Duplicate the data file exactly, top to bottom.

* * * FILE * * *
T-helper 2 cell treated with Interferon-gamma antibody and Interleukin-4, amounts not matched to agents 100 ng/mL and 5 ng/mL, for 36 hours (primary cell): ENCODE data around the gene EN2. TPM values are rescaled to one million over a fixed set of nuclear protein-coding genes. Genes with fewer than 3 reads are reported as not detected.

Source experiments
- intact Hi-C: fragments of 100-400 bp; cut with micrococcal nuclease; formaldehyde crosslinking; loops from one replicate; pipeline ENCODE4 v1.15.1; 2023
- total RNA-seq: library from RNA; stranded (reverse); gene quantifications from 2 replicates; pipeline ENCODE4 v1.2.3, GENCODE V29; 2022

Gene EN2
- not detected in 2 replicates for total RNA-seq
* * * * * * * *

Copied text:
T-helper 2 cell treated with Interferon-gamma antibody and Interleukin-4, amounts not matched to agents 100 ng/mL and 5 ng/mL, for 36 hours (primary cell): ENCODE data around the gene EN2. TPM values are rescaled to one million over a fixed set of nuclear protein-coding genes. Genes with fewer than 3 reads are reported as not detected.

Source experiments
- intact Hi-C: fragments of 100-400 bp; cut with micrococcal nuclease; formaldehyde crosslinking; loops from one replicate; pipeline ENCODE4 v1.15.1; 2023
- total RNA-seq: library from RNA; stranded (reverse); gene quantifications from 2 replicates; pipeline ENCODE4 v1.2.3, GENCODE V29; 2022

Gene EN2
- not detected in 2 replicates for total RNA-seq